Although the statute does not directly address EPA’s duties when the state refuses to submit a TMDL, the statute is clear that if a state submits a TMDL that does not meet statutory standards, EPA would be required to issue the TMDL. The constructive submission doctrine had been applied to address the situation where a state refuses to act at all, which the courts have found to be a “constructive” submission of faulty TMDLs, triggering EPA’s duty to issue TMDLs in the state’s stead. But past cases only addressed a state’s failure to implement a TMDL program. In this case, there was much debate as to whether the doctrine could apply to an individual TMDL and whether the states had actually refused. Although Oregon and Washington have now submitted more than 1,200 TMDLs for EPA approval, the Court found the facts in this case, and particularly the MOU, compelling enough to determine that the states had “clearly and unambiguously” decided not to submit a temperature TMDL. As the Court concluded, the “prolonged failure” of Washington and Oregon to propose a temperature TMDL is a clear “refusal to act.” If the states refuse to act, the CWA requires EPA to issue TMDLs within thirty days. Because the statutory duty is mandatory, the Court ordered EPA to develop and issue a temperature TMDL within thirty days.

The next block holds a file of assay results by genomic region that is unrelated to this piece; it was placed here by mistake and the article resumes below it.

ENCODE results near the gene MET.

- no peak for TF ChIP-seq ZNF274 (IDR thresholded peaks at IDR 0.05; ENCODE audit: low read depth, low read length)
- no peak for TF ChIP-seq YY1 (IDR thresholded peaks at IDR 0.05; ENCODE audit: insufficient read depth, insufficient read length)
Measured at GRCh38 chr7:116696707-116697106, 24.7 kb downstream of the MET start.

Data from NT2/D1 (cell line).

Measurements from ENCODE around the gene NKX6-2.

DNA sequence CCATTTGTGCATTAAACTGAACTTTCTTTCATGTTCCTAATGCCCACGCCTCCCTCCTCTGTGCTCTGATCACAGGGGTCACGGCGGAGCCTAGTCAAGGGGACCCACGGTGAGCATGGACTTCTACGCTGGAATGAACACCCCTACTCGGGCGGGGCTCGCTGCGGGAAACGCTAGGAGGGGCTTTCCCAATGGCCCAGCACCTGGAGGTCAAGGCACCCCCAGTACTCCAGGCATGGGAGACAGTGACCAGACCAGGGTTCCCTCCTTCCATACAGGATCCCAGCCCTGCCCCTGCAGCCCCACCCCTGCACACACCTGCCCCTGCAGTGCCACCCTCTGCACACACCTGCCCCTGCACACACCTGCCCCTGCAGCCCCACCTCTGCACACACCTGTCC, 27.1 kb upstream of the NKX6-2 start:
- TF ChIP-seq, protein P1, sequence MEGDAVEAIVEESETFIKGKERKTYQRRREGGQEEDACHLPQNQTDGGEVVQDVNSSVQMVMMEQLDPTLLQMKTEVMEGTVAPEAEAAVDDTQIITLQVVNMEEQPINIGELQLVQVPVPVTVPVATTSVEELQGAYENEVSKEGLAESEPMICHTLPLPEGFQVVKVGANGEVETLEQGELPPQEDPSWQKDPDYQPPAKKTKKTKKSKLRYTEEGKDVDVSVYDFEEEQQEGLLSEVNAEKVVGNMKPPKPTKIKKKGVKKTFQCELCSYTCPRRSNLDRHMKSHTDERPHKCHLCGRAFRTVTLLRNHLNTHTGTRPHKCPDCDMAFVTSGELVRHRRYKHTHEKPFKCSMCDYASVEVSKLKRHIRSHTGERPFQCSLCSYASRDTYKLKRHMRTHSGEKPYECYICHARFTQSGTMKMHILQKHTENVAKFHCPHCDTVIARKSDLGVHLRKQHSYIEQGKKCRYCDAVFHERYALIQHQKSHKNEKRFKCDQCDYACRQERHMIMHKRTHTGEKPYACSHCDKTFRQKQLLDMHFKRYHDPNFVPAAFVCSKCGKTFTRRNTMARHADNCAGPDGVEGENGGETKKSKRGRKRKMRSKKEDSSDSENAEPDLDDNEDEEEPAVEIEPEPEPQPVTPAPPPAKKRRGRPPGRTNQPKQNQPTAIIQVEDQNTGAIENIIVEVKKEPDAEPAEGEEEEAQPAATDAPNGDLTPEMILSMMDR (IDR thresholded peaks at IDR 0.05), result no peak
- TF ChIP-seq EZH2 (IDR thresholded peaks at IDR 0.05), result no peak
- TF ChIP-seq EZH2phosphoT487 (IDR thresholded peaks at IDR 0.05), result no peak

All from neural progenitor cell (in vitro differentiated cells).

The Ninth Circuit’s decision has important implications for operators of dams on the Columbia and Snake Rivers because reservoirs and dams can have major impacts on water temperature. Hence, compliance with a temperature TMDL may require major changes in dam and reservoir operations. Similarly, the temperature TMDL could have significant impacts on industries that discharge cooling water or other process water into the rivers, potentially requiring them to either modify their processes to avoid discharges of heated water or to add additional treatment systems so that discharges do not exceed water temperature limits.